One of the questions readers have had about the recent arrest of a Brooklyn letter carrier was exactly why five cops were riding around in an unmarked cruiser (which they later crashed) with enough time on their hands to handcuff and arrest a postal worker who hadn’t done anything wrong.
Today’s Wall Street Journal explains what a “conditions unit” is, and what the cops in this case were supposed to be doing:
The viral video of New York Police Department officers’ controversial arrest of a 27-year-old U.S. postal worker delivering mail in Brooklyn has put a spotlight on a specialized unit of officers assigned to deal with quality-of-life conditions.
Conditions unit officers, who are located in the majority of precincts throughout the city, are handpicked to work on quality-of-life issues that range from homeless encampments to locations where car accidents frequently occur. They are required to be in uniform, though commanders sometimes don’t enforce that requirement, officials said.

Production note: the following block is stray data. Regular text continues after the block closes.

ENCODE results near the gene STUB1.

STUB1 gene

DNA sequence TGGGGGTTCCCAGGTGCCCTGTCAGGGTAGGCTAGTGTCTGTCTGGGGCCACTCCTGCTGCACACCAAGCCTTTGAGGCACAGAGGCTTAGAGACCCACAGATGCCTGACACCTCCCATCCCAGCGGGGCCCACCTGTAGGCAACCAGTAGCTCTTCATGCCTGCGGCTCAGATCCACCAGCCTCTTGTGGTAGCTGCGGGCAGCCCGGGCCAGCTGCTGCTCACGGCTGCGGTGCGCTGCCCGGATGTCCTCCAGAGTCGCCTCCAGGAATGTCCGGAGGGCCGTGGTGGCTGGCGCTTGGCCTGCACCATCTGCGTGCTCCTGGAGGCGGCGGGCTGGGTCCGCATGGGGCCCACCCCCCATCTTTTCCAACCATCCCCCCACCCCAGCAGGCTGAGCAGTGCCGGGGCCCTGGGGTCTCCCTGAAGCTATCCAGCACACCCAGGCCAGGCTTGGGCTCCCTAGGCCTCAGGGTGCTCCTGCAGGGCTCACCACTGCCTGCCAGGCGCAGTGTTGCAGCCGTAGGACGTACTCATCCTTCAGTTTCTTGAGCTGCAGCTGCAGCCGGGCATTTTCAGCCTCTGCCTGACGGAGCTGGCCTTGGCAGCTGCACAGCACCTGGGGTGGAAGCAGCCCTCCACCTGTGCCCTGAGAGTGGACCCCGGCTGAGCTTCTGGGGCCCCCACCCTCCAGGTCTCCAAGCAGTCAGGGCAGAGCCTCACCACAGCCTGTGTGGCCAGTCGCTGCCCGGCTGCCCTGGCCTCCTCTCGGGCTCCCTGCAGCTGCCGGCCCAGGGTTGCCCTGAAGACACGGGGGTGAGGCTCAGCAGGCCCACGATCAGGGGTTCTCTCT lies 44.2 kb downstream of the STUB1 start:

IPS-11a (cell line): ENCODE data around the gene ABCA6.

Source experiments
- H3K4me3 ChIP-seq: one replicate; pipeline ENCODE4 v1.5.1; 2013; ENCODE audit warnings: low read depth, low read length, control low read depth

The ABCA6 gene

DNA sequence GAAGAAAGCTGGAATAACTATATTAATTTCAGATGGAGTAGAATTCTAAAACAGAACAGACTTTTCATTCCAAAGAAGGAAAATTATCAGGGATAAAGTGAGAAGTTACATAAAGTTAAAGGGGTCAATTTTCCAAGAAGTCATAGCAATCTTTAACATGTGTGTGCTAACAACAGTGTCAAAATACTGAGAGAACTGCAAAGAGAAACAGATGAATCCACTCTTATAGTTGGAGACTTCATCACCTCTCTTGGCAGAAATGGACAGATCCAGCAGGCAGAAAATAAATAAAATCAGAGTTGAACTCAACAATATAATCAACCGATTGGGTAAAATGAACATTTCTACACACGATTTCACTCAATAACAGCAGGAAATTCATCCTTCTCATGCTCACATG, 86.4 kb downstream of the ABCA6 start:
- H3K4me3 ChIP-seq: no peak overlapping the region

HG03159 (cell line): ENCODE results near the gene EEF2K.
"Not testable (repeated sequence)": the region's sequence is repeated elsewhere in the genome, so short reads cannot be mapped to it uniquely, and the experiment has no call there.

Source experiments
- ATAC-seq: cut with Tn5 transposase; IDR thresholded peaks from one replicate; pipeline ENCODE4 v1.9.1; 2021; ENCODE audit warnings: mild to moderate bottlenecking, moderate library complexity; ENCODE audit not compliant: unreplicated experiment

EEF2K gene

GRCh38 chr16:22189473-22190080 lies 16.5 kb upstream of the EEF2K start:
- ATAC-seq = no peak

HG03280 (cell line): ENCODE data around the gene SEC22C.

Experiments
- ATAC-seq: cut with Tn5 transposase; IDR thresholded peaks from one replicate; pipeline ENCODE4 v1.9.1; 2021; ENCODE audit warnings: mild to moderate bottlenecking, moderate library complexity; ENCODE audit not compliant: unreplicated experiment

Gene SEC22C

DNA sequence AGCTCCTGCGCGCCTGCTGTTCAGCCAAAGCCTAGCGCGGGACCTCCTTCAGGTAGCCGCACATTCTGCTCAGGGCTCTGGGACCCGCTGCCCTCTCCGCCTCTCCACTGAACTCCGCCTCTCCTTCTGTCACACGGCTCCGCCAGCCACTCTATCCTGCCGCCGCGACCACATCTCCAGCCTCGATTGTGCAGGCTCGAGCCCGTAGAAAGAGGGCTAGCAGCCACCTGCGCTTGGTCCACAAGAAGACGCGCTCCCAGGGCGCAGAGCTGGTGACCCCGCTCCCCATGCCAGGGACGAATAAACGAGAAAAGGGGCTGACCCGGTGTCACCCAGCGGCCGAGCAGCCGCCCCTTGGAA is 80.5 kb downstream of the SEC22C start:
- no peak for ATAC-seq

A law-enforcement official said the Brooklyn district attorney’s office has been in touch with the NYPD’s internal affairs investigators, which is protocol in such cases. Prosecutors typically wait until an internal investigation is finished before determining if a criminal investigation is needed.
The U.S. Postal Service’s Office of Inspector General is aware of the incident and looking into the matter, a spokesman said.
The union that represents the officers defended them Wednesday, saying Mr. Bratton “should withhold public comment until all the facts are in.”